Every Thursday for the past month, journalists have dialled in from all over the continent to attend the virtual Covid-19 briefing by the World Health Organisation (WHO). The briefing is delivered from Brazzaville by Dr Matshidiso Moeti, the WHO’s regional director for Africa, who calmly details the latest developments in Africa’s fight to contain the coronavirus
In doing so, switching effortlessly between English and French, Moeti has become the continent’s public face for this fight: a reassuring voice in the midst of our collective panic; an anchor in the gathering storm.
It helps that she has seen this all before. During her decades-long career in public health, Moeti has battled two other major epidemics. Her worst experience, she says — worse even than the current pandemic — was confronting HIV/Aids. When it first appeared, in the 1980s, there was no treatment. “It was the sense of helplessness, of not being able to do anything about all these people dying,” she told the Mail & Guardian in a telephonic interview.
Eventually, Moeti found a way to help. In the early 2000s, she led the WHO’s pioneering “3 by 5” initiative — an effort to get antiretrovirals to three million people in middle- and lower-income countries by 2005. Although it fell short of the target, reaching 1.3-million people, the initiative is “widely credited with jump-starting the global effort to widen treatment access to people living with HIV in low- and middle-income countries”, according to the HIV/Aids-focused charity Avert.
Since being elected to her current position in 2015 — the first woman in the role — Moeti was also at the forefront of the WHO’s response to the Ebola outbreak in the Democratic Republic of the Congo.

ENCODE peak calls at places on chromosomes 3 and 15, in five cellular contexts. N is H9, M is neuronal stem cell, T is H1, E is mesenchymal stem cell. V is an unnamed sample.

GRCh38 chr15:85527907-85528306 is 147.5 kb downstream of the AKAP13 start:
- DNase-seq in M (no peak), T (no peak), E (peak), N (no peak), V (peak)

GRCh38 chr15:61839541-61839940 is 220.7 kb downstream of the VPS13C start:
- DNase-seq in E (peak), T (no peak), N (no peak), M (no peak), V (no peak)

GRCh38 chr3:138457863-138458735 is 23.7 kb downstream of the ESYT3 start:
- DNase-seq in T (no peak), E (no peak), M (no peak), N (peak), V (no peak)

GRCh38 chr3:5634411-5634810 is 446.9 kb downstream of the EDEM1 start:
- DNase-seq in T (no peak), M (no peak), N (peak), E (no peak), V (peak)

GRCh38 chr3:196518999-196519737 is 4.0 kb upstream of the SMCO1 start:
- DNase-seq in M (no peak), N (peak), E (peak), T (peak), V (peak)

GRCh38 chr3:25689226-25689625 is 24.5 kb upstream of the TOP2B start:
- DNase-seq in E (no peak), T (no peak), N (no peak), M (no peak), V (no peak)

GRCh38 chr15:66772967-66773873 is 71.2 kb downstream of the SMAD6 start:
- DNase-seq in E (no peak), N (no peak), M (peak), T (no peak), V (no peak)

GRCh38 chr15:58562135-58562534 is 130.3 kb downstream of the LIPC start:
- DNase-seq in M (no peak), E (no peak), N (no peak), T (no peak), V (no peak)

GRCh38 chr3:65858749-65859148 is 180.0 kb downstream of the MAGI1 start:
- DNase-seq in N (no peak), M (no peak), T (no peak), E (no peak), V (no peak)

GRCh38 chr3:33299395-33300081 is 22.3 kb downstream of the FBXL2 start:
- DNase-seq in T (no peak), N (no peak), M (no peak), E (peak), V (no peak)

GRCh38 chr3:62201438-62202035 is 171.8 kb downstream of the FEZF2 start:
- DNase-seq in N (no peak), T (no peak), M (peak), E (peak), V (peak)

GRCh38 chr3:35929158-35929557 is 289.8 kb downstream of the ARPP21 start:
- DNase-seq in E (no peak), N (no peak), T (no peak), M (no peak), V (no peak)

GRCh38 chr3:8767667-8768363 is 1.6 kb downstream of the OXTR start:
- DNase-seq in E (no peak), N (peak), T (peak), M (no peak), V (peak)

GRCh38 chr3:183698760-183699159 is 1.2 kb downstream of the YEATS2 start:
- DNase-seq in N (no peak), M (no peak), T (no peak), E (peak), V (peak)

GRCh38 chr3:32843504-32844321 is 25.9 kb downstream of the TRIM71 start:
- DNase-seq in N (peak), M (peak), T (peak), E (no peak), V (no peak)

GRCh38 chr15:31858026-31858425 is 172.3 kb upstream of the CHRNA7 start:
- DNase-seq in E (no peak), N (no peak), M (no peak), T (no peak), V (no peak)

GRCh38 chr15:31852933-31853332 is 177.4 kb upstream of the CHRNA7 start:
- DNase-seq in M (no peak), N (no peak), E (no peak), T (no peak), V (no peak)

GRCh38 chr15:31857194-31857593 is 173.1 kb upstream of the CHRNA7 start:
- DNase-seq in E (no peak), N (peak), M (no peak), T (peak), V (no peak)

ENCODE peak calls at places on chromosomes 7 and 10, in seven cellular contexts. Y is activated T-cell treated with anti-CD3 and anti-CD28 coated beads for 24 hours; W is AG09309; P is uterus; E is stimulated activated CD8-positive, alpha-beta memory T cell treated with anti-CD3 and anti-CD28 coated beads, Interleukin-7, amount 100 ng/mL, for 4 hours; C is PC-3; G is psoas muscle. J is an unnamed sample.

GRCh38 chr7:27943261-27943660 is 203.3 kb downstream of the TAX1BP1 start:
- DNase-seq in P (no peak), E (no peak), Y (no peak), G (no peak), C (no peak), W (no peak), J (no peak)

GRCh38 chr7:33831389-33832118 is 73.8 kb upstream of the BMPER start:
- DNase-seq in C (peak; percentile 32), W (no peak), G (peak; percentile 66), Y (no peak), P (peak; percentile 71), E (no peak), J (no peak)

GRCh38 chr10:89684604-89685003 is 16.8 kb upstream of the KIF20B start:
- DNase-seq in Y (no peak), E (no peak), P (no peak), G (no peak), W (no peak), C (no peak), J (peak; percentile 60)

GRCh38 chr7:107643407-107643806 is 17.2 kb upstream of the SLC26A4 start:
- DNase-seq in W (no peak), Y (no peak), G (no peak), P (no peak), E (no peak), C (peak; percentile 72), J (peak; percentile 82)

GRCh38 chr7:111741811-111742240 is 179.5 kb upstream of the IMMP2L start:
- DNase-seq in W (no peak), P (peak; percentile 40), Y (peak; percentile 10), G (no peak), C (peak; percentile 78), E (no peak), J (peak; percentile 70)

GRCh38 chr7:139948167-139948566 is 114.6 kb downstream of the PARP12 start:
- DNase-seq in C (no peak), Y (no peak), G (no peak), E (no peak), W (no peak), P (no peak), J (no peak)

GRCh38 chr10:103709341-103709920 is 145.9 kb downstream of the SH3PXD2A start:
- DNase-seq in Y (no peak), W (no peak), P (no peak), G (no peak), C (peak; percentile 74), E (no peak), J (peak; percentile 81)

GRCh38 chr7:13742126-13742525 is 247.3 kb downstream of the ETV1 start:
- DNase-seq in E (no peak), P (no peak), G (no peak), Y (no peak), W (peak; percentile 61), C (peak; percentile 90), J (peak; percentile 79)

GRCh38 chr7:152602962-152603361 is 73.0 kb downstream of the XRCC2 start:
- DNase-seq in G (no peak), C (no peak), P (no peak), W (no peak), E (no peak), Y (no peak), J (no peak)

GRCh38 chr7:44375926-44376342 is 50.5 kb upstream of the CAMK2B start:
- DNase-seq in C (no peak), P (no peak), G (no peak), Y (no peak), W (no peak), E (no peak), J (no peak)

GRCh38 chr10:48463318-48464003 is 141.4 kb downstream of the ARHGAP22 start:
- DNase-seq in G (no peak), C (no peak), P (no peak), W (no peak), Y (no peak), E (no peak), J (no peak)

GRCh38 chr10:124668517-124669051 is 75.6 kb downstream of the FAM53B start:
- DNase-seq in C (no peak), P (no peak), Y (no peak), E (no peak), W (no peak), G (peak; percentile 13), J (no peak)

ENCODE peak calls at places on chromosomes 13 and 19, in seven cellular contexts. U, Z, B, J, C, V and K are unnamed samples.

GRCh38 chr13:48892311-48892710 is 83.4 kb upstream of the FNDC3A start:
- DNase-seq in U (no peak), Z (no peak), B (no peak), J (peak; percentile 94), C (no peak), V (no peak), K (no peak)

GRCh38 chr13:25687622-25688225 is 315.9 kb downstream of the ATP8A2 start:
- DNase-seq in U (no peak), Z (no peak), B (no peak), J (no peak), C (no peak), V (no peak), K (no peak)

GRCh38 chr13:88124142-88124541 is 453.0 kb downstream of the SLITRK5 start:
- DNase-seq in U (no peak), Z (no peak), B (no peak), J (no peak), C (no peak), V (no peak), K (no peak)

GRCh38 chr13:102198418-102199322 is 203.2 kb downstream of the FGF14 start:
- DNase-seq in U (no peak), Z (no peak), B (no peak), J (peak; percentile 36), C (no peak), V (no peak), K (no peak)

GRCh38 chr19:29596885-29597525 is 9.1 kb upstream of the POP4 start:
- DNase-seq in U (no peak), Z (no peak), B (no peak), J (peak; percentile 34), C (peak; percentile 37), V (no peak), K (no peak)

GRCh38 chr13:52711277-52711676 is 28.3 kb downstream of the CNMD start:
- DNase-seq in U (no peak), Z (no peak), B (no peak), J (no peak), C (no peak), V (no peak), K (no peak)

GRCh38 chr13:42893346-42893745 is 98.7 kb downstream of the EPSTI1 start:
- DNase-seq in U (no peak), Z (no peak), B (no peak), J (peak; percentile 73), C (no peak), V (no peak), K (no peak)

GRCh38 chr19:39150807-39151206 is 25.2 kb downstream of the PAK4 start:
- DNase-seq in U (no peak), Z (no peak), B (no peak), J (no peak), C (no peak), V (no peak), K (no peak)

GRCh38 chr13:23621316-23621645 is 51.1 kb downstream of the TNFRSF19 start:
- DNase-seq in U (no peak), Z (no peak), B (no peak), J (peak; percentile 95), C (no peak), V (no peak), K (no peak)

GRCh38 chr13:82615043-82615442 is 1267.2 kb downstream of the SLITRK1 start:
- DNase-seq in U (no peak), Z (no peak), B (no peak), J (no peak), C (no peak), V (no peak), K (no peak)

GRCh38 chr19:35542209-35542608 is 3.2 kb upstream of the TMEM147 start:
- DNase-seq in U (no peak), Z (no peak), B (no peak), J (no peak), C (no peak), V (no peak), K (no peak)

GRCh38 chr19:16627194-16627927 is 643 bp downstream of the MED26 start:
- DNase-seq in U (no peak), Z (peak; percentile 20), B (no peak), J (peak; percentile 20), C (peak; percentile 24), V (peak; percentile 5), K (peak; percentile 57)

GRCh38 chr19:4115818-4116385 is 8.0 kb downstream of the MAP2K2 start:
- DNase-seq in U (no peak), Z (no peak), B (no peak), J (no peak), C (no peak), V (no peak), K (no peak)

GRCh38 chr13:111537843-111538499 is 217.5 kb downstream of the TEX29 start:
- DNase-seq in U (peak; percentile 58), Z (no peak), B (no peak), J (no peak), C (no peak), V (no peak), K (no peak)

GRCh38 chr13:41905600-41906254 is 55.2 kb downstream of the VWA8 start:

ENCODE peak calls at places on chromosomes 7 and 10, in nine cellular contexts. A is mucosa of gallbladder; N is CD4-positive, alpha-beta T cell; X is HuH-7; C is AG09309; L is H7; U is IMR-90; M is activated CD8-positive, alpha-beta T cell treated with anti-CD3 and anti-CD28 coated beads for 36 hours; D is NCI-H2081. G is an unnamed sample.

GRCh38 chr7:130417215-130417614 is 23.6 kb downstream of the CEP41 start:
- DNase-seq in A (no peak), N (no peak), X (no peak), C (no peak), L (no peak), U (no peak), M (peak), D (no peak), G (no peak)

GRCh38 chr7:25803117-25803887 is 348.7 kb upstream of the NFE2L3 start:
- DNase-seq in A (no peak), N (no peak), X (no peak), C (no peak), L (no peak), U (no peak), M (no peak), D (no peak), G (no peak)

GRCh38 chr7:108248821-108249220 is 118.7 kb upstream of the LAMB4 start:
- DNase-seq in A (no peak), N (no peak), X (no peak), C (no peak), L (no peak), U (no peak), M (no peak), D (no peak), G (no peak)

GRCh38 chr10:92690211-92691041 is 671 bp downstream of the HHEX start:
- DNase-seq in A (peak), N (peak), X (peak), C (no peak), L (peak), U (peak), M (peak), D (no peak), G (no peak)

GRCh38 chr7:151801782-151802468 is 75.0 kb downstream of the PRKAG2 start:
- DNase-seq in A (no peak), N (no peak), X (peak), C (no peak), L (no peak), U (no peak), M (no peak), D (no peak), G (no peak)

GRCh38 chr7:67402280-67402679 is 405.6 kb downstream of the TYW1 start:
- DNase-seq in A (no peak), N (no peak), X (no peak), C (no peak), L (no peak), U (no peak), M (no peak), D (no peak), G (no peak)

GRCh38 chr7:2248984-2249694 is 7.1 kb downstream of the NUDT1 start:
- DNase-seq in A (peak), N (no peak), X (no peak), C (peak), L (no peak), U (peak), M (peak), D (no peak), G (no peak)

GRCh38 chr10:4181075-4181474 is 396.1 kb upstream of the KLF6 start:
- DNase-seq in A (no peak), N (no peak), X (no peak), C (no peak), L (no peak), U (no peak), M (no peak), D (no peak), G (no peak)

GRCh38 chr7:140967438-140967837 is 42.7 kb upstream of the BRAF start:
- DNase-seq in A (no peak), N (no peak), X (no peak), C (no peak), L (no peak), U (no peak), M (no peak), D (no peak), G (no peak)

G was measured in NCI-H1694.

There are some similarities between the response to Ebola and Covid-19, she says, especially around the need to convince people to change their behaviours. To contain Ebola, cultural practices like washing the dead before burial had to change; for Covid-19, it is about persuading people to take physical distancing seriously.
But other aspects of the current challenge are totally different. “When there was an Ebola outbreak, it was an African problem. This is a global problem. Some of the challenges [for Africa] relate to the fact that those countries from whom you would be expecting help are themselves struggling,” Moeti said.
For that reason, it has been difficult to mobilise funding, equipment and technical assistance. And in some ways, the draconian border restrictions imposed in many African countries have been counterproductive for the WHO’s work, as they have restricted the organisation’s ability to move experts and supplies to the country’s that need them most.
“Some of our countries simply don’t have the expertise needed to do things quickly enough,” Moeti said.
Moeti was born in South Africa, growing up in the township of KwaThema near Springs, east of Johannesburg. Both of her parents were doctors. Her father was a member of the ANC Youth League, and she remembers when, as a small child, apartheid policemen stormed their home. They overturned bookcases and tore up the chicken coop, searching (in vain) for weapons.